Wills & Trusts
What is a Simple Will?
A simple will is a document that designates how you wish your property to be distributed among your friends, relatives, and favorite charities.
Your will is also the place where you will identify people for important roles, including:
- The guardians for your minor children: who will care for and raise them.
- The executor for your estate: who will be responsible for ensuring that all of your wishes as articulated in the will are carried out.
- The trustees: who will manage any property you wish to be held in a trust vehicle, usually for future use by beneficiaries.
Why Do I Need to Write a Will?
Only a written will can guarantee that your instructions will be known and followed after your death.
If you do not write a will, state law determines what happens to your wealth. If all of your wishes are already consistent with state law (very unlikely!), then perhaps you do not need to write a will. Find out what your state laws are, what your goals are and then decide for yourself.
In most states, if you have children but no spouse, the state will appoint a guardian, and your children will receive the money. A guardian for the children’s property will be responsible for attending to their finances while they are minors. There is a lot to consider, but to ensure the safety and protection of your loved ones, make your wishes explicit in a written will.
If your parents are alive, and you are single with no children, your parents will receive the money, even if you have been living with a partner for many years.
If you have no surviving relatives, the state receives all of your assets!
Without a will, your assets will not pass to your friends or your favorite charitable organizations.
To ensure that your wishes will be carried out, it is imperative that you write a will.
How Do I Get Started Writing a Will?
A handwritten will is legal in approximately 30 states, so at the very least you should sit down and write one. To guarantee that your will is valid, however, you need to find out exactly what your state dictates.
Most states require that you:
- Be at least 18 years old.
- Be of “sound mind.” This generally means that you understand the extent of your property, who your relatives are, what you are giving away, and to whom you’re giving it.
- Date and sign your will in the presence of at least 2 witnesses. In many states, a witness cannot be someone who is a relative or a beneficiary of the will.
- State explicitly in the will that this is your last will and testament.
- Name an executor of the will. The executor will have many important responsibilities, among them, ensuring that all of your wishes as articulated in the will are carried out. For a list of these, see Administering a Will.
Start thinking about whom you would like to ask to be the guardian of your children and the executor of your will. These may be the toughest decisions you make as you begin this process.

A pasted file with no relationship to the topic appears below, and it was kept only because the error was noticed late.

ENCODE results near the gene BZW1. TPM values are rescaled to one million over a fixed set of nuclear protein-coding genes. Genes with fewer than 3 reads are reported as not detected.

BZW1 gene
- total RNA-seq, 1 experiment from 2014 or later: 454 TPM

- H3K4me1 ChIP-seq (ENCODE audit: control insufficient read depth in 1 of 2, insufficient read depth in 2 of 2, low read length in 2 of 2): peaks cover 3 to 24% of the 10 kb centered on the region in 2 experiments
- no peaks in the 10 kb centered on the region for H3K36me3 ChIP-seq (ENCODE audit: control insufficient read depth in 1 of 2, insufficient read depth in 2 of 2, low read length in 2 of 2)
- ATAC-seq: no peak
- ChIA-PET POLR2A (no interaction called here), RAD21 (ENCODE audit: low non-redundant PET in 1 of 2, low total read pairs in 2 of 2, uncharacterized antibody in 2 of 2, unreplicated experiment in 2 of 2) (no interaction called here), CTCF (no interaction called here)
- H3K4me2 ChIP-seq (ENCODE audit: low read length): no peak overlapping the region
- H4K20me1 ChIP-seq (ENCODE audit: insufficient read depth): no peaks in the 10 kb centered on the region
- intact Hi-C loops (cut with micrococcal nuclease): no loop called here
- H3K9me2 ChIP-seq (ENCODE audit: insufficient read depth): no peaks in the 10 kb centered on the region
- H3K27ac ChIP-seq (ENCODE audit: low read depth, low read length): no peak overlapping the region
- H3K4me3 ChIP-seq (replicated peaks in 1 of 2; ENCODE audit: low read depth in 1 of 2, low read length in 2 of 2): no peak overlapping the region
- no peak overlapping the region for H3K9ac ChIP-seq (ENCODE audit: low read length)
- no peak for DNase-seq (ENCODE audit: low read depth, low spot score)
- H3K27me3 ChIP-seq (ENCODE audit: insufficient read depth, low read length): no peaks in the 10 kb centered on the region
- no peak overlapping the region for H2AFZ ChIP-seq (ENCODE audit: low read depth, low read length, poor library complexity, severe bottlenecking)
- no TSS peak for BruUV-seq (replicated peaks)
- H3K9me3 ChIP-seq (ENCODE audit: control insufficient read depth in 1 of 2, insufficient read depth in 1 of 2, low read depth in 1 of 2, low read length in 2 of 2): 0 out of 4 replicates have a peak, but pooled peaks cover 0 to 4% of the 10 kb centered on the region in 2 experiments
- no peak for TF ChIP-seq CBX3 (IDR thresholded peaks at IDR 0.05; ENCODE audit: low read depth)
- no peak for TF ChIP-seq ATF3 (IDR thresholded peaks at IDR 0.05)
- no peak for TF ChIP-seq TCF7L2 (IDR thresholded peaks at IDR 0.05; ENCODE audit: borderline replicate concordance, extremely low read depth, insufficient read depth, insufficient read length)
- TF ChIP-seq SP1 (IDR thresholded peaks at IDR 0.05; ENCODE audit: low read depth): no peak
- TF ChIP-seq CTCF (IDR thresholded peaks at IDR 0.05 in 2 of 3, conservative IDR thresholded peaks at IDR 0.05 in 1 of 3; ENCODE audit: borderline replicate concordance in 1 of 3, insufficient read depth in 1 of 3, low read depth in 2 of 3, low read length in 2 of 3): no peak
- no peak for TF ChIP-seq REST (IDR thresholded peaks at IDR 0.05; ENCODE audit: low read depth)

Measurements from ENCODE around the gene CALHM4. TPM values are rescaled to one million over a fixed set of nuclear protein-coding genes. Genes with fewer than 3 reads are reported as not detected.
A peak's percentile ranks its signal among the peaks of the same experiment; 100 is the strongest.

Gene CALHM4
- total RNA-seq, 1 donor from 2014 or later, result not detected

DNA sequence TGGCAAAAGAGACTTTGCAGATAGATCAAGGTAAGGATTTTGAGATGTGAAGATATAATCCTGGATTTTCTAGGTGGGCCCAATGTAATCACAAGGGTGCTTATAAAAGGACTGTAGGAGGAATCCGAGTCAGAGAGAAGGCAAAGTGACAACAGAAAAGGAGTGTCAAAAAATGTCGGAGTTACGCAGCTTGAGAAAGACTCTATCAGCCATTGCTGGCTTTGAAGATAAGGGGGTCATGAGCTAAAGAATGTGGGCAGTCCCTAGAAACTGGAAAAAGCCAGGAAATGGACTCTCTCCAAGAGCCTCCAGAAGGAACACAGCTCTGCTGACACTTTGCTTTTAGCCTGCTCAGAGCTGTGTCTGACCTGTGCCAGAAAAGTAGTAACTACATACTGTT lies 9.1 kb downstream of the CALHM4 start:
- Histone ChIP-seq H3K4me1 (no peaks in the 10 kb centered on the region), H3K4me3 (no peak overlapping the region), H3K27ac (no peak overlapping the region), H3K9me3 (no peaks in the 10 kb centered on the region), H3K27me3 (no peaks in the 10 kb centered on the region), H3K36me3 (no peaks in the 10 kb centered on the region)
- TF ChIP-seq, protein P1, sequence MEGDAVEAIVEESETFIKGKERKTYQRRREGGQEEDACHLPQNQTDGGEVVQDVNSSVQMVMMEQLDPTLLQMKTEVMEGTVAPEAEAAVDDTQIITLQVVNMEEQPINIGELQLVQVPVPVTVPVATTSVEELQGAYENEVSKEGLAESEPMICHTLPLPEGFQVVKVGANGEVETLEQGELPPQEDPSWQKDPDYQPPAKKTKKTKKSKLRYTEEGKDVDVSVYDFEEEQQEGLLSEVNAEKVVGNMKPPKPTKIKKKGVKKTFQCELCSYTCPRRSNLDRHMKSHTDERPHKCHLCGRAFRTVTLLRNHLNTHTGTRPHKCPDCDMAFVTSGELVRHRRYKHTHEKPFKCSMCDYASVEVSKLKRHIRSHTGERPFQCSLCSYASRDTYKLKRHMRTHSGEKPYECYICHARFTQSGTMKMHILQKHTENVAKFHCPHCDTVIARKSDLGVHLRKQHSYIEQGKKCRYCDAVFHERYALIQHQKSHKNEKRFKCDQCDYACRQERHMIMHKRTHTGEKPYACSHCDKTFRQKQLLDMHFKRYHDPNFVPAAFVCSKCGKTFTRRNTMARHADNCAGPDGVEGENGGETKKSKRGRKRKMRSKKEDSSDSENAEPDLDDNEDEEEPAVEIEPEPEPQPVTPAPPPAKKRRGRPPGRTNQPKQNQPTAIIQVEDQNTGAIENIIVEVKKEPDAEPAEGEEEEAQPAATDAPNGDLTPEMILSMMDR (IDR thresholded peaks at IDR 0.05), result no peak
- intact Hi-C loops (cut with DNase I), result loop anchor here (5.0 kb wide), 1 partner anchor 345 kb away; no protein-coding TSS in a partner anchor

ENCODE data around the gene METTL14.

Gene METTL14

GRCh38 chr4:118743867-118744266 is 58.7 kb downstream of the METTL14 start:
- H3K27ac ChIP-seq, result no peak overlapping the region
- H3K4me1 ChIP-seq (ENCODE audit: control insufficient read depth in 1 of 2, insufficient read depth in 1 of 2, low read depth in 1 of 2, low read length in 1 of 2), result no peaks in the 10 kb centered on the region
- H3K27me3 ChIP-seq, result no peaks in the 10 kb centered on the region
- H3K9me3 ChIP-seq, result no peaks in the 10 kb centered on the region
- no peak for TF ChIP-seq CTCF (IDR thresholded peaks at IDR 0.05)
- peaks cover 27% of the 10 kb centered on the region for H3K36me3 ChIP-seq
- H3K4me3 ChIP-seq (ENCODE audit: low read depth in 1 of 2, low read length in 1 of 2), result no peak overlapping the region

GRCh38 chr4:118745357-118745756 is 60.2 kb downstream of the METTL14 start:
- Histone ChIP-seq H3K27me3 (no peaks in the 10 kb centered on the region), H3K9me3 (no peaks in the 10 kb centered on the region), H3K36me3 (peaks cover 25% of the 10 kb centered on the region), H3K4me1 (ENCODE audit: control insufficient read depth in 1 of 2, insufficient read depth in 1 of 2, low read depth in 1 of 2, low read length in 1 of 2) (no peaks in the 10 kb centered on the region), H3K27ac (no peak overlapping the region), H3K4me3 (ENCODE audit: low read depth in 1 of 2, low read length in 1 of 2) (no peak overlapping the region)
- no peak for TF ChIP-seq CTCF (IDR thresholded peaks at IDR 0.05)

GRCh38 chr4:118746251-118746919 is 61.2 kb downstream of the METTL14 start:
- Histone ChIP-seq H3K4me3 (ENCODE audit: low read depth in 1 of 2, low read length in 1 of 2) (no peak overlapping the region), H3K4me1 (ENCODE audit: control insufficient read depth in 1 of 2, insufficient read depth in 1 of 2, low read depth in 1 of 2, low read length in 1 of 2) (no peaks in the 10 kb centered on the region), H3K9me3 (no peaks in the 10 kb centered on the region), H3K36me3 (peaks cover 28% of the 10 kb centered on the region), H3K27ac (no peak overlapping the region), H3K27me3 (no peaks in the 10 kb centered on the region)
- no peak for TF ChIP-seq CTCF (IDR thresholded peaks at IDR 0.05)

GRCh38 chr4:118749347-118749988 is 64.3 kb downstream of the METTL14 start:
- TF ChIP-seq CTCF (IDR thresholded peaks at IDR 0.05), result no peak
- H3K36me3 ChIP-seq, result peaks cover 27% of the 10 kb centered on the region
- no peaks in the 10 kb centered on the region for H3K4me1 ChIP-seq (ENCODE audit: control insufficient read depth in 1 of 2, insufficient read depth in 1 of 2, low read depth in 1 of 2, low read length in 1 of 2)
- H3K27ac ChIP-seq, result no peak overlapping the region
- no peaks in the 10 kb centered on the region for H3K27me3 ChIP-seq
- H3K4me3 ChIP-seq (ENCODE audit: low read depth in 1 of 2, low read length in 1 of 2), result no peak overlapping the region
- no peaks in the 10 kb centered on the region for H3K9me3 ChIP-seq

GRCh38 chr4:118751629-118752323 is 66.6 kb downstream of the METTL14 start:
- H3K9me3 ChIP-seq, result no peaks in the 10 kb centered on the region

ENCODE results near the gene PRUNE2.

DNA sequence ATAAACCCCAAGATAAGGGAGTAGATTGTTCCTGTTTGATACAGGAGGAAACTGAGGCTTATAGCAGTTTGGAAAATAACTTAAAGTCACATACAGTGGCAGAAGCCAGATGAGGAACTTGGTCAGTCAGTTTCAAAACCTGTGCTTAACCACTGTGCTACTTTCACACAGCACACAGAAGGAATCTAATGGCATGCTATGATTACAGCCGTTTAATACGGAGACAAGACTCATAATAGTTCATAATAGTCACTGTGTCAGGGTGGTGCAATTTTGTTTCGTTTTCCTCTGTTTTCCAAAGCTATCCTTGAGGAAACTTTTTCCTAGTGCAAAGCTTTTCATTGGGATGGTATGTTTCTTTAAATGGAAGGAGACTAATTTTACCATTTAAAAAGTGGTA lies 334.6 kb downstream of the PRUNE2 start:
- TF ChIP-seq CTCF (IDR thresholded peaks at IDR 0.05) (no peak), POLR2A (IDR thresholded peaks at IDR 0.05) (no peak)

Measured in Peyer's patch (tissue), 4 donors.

When Do I Need to Change My Will?
It turns out that your will can be nullified by most major life changes. In general, a will is rendered invalid if you:
- Get married
- Have a child
- Get divorced
- Move across state lines
When you are married, the state assumes that in the event of your death, you intend for your property to go to your spouse (and children, if you have any). If you wrote your will before you got married and didn’t include your spouse, the state considers your will invalid.
The same is true if you bear a child. If you don’t change your will to acknowledge the child, the state invalidates your will.
Codicils are amendments to wills and can be attached directly to the existing will.
So if you are getting divorced, remarried, are pregnant or moving to a new state where the laws might be different, you should rewrite or amend your will.
What is a Trust?
A trust is a legal arrangement whereby any form of property is transferred to a trustee, who then manages the property for the beneficiaries of the trust.
The assets in a trust remain under the supervision of a trustee for whatever length of time that you deem necessary. You don’t have to be wealthy to consider establishing a trust. People of all income brackets can benefit from transferring property to a trust.
Who is a Grantor?
The Grantor is the person establishing the trust and the transferred property is the called the principal.
What are the Different Kinds of Trusts?
- Revocable trusts can be modified while the grantor is still alive.
- Irrevocable trusts cannot be modified while the grantor is still alive.
- Testamentary trusts are established as part of a will and become effective at the time of the grantor’s death.
- Living trusts are established during the grantor’s lifetime and become effective immediately.
There is a trust for every occasion, and several are explained below in Reducing Estate Taxes.
When Should I Consider Setting Up a Trust?
- You have a disabled child who needs long-term financial care. The assets in a trust can be managed and disbursed over an extended period of time.
- You would like your children to have access to their inheritance as they become mature enough to manage it responsibly.
- You wish to keep private the contents of your estate and how your estate is being distributed. Wills are filed in probate court and are available to the public, but trusts are not.
- Probate of a will can take a long time. If there are challenges to the will, it can be tied up in court for at least 6 months and up to several years. A trustee can distribute property immediately, as dictated by the trust.
- If you have property in several states, papers must be filed in in each state’s probate courts. To avoid this time-consuming hassle, transfer these properties to a trust that can bypass probate.
There are several tax advantages associated with certain kinds of trusts. Check out Reducing Estate Taxes to learn what potential benefits are available.